GB women's professional team launch, January 10, 2008
Halfords Bikehut has been revealed as the naming rights sponsor of the new British womens' professional team to be led by national champion Nicole Cooke. Cyclingnews' UK Editor Ben Atkins was at the team's presentation at London Zoo yesterday.
Introduced by Dave Brailsford, British Cycling's Performance Director, who is taking on the role of general manager, the rationale behind the new British women's team was laid out. The major force behind British Cycling's performance philosophy is the winning of Olympic medals; in Brailsford's words, "Our job is to convert opportunities into medals". The reason behind the team is to give Nicole Cooke - Britain's greatest woman cyclist - the best chance possible of winning Gold in Beijing, and beyond that give the best possible chance to Cooke - or any emerging talent - a similar opportunity to claim Gold on home soil at the London Olympic Games in 2012.
Brailsford began by highlighting the success of British Cycling since the Performance Plan began receiving funding form the United Kingdom national lottery. Before this funding, Great Britain had only ever won one Gold - that of Chris Boardman in 1992 - and that was achieved almost single-handedly. Since funding has been available, the GB team has won eight medals; a haul that he referred to as 'okay'. Approaching the Beijing Olympic Games, the GB team, Brailsford says, should be competitive in 13 of the 18 events, by London that number will hopefully be up to at least 16.
The rationale behind this team therefore is to eliminate the conflict between a rider's professional team and their national team. Each of these two types of teams has entirely different aims, outlooks and expectations on a rider that rarely meet. For example, a professional trade team is driven by commercial pressures and the need for regular results, whereas a national team is more focussed on performance at a few specific occasions. The new Halfords Bikehut team has therefore been created to allow Cooke to prepare for targets - specifically the Olympic Games - without the pressure to win week in, week out. The race programme chosen will be tailored to allow riders to taper their condition in order to be at 100 percent for their chosen target, rather than having to maintain a top level for the whole season.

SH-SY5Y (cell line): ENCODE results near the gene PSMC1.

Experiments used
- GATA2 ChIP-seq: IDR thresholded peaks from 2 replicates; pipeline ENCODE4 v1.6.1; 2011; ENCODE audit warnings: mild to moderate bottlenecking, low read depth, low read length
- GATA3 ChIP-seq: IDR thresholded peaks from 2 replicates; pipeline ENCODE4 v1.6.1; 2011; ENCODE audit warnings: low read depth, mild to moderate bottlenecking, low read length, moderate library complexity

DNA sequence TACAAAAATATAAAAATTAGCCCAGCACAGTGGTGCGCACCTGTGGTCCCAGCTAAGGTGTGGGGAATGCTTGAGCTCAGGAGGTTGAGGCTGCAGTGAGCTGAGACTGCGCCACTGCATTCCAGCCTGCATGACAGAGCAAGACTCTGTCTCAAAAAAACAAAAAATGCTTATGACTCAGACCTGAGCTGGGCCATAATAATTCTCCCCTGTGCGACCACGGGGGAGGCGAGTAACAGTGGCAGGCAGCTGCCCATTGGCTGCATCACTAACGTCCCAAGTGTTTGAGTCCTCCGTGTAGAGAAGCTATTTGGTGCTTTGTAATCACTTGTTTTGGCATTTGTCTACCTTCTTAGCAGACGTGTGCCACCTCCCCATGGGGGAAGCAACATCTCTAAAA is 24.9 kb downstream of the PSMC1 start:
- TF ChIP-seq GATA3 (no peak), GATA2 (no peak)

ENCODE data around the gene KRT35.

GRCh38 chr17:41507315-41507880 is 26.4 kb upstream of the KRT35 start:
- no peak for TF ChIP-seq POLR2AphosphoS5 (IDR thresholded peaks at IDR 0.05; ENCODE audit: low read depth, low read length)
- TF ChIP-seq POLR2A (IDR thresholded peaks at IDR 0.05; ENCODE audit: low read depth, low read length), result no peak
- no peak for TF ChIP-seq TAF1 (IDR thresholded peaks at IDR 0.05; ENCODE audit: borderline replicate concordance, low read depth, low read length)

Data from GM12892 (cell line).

As well as this focussed approach to major events, the team brings with it the same ethical programme as British Cycling. This programme, like so many others being developed in such teams as Slipstream in the men's sport, focuses not so much on the catching of doping athletes, as prevention and the removal of temptation.
The entirely British squad of 10 women is dominated by younger riders. Cooke brings team-mate Tanja Slater with her from Raleigh-Lifeforce, but otherwise the roster is made up mostly of British Cycling's Academy members. Podium Programme - which Slater is also a member of - rider Wendy Houvenagel is joined by three members of the Olympic Academy Programme, who also rode as stagieres for Global Racing last year: Joanna Rowsell, Lizzie Armitstead and Katie Curtis. Completing the team are youngsters Emma Trott, Jessica Allen, Katie Colclough as well as former Rapha-Condor rider Catherine Hare. The team will be ably supported from the car by Directeur Spotfif, former British champion Julian Winn.
Despite being geared towards the Great Britain team, Brailsford was keen to emphasise that this would not disadvantage other elite women when it comes to selection for World Championships and Olympic games. This, says Brailsford, would not be a sensible course of action, and the best riders for the task would be selected. Specialized Designs for Women rider Emma Pooley was specifically mentioned as being an obvious choice for Beijing, as her climbing skills would suit the hilly course.
Boardman has been brought in to the project in more ways than one. His role within British Cycling involves him with the athletes in a performance environment, but he more obviously will be working with the team as a technical supplier: Boardman bikes - which are mostly sold through Halfords Bikehut stores - will be used by the team.
As well as the women's team, two men will also be wearing the distinctive black and orange strip this season. Multiple Olympic medallist Rob Hayles and Tom Southam will be riding a number of Premier Calendar races and the National Criterium Series as Halfords Bikehut riders. "I'm comfortable enough with my sexuality to be part of this [women's team]," jokes Hayles.
The majority of the team is currently training in Mallorca, so just four of the women and Hayles were present at the launch in London Zoo's Mappin Pavilion (opposite Bear Mountain!). Cooke herself was present, along with Allen, Rowsell and Trott. After the formal proceedings, the riders changed into their race kit and posed for pictures before braving the British January weather - and London traffic - for a quick spin for the cameras.
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